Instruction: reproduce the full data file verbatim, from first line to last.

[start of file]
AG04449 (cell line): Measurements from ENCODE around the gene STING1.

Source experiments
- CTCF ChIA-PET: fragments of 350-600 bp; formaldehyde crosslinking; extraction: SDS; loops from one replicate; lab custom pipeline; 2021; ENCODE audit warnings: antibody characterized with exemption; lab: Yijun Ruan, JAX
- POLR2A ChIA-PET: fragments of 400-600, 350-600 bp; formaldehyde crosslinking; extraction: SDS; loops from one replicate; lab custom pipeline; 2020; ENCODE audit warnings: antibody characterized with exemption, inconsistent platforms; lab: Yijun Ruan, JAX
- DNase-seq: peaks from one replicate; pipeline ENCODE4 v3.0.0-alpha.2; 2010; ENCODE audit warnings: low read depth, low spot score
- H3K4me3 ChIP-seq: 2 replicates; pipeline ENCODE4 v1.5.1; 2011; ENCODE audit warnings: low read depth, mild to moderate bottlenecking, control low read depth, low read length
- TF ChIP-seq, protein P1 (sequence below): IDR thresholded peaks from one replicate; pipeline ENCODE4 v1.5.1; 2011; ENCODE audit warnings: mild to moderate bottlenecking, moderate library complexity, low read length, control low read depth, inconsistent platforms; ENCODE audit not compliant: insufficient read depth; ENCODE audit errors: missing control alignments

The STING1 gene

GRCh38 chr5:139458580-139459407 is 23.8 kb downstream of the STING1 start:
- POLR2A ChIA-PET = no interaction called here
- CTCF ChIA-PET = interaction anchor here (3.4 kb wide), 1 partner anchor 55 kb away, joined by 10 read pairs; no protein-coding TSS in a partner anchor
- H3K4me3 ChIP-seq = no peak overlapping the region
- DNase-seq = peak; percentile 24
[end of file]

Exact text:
AG04449 (cell line): Measurements from ENCODE around the gene STING1.

Source experiments
- CTCF ChIA-PET: fragments of 350-600 bp; formaldehyde crosslinking; extraction: SDS; loops from one replicate; lab custom pipeline; 2021; ENCODE audit warnings: antibody characterized with exemption; lab: Yijun Ruan, JAX
- POLR2A ChIA-PET: fragments of 400-600, 350-600 bp; formaldehyde crosslinking; extraction: SDS; loops from one replicate; lab custom pipeline; 2020; ENCODE audit warnings: antibody characterized with exemption, inconsistent platforms; lab: Yijun Ruan, JAX
- DNase-seq: peaks from one replicate; pipeline ENCODE4 v3.0.0-alpha.2; 2010; ENCODE audit warnings: low read depth, low spot score
- H3K4me3 ChIP-seq: 2 replicates; pipeline ENCODE4 v1.5.1; 2011; ENCODE audit warnings: low read depth, mild to moderate bottlenecking, control low read depth, low read length
- TF ChIP-seq, protein P1 (sequence below): IDR thresholded peaks from one replicate; pipeline ENCODE4 v1.5.1; 2011; ENCODE audit warnings: mild to moderate bottlenecking, moderate library complexity, low read length, control low read depth, inconsistent platforms; ENCODE audit not compliant: insufficient read depth; ENCODE audit errors: missing control alignments

The STING1 gene

GRCh38 chr5:139458580-139459407 is 23.8 kb downstream of the STING1 start:
- POLR2A ChIA-PET = no interaction called here
- CTCF ChIA-PET = interaction anchor here (3.4 kb wide), 1 partner anchor 55 kb away, joined by 10 read pairs; no protein-coding TSS in a partner anchor
- H3K4me3 ChIP-seq = no peak overlapping the region
- DNase-seq = peak; percentile 24